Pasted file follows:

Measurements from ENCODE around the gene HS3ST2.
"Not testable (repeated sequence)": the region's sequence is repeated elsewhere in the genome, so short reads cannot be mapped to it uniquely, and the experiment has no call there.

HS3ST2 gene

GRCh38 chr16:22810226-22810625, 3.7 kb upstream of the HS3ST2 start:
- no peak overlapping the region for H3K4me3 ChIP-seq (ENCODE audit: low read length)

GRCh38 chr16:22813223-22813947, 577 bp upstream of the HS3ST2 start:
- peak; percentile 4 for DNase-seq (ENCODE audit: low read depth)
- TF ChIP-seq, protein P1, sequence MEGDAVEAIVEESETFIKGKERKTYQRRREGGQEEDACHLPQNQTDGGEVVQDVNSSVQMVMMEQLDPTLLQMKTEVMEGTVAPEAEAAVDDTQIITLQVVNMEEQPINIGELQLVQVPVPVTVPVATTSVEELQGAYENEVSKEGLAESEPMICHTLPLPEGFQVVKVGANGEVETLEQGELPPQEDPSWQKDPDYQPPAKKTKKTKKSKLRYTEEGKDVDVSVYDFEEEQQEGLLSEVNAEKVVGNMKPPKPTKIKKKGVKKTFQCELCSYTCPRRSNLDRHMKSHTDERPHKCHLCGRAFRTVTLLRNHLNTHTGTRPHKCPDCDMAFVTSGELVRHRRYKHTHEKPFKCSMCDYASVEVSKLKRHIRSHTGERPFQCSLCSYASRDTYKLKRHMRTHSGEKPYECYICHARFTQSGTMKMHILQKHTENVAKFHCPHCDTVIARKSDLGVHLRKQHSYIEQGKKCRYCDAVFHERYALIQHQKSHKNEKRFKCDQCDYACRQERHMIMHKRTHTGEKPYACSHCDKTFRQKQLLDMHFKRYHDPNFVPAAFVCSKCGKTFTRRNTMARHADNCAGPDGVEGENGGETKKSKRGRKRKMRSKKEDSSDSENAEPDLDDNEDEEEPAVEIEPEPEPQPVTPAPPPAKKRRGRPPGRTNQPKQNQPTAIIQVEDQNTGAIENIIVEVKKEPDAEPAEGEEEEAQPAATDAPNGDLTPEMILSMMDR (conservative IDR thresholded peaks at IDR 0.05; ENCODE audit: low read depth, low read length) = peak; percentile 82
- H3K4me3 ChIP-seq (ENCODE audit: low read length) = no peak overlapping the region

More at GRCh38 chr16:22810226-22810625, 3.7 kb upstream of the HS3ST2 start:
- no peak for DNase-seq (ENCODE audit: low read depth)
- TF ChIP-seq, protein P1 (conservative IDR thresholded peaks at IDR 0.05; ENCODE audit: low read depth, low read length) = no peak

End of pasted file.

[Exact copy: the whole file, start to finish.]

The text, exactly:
Measurements from ENCODE around the gene HS3ST2.
"Not testable (repeated sequence)": the region's sequence is repeated elsewhere in the genome, so short reads cannot be mapped to it uniquely, and the experiment has no call there.

HS3ST2 gene

GRCh38 chr16:22810226-22810625, 3.7 kb upstream of the HS3ST2 start:
- no peak overlapping the region for H3K4me3 ChIP-seq (ENCODE audit: low read length)

GRCh38 chr16:22813223-22813947, 577 bp upstream of the HS3ST2 start:
- peak; percentile 4 for DNase-seq (ENCODE audit: low read depth)
- TF ChIP-seq, protein P1, sequence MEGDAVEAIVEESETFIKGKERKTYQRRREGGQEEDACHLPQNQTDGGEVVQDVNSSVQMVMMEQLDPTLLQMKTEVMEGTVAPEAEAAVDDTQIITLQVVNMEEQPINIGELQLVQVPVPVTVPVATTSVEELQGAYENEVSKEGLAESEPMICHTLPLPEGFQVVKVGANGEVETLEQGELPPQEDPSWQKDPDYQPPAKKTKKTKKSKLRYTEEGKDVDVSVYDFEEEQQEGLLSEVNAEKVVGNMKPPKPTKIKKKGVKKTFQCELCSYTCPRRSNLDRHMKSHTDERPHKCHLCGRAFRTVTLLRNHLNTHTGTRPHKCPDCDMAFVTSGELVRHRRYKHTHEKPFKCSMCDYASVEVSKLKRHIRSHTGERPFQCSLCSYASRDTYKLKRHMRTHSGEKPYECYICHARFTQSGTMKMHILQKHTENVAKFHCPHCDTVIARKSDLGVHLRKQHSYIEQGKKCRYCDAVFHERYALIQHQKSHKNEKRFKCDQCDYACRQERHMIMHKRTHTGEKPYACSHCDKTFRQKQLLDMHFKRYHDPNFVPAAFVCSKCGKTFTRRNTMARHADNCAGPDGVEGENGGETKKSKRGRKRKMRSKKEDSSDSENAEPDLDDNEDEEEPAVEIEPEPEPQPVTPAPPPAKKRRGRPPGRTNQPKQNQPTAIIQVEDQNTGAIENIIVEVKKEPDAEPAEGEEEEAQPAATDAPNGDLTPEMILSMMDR (conservative IDR thresholded peaks at IDR 0.05; ENCODE audit: low read depth, low read length) = peak; percentile 82
- H3K4me3 ChIP-seq (ENCODE audit: low read length) = no peak overlapping the region

More at GRCh38 chr16:22810226-22810625, 3.7 kb upstream of the HS3ST2 start:
- no peak for DNase-seq (ENCODE audit: low read depth)
- TF ChIP-seq, protein P1 (conservative IDR thresholded peaks at IDR 0.05; ENCODE audit: low read depth, low read length) = no peak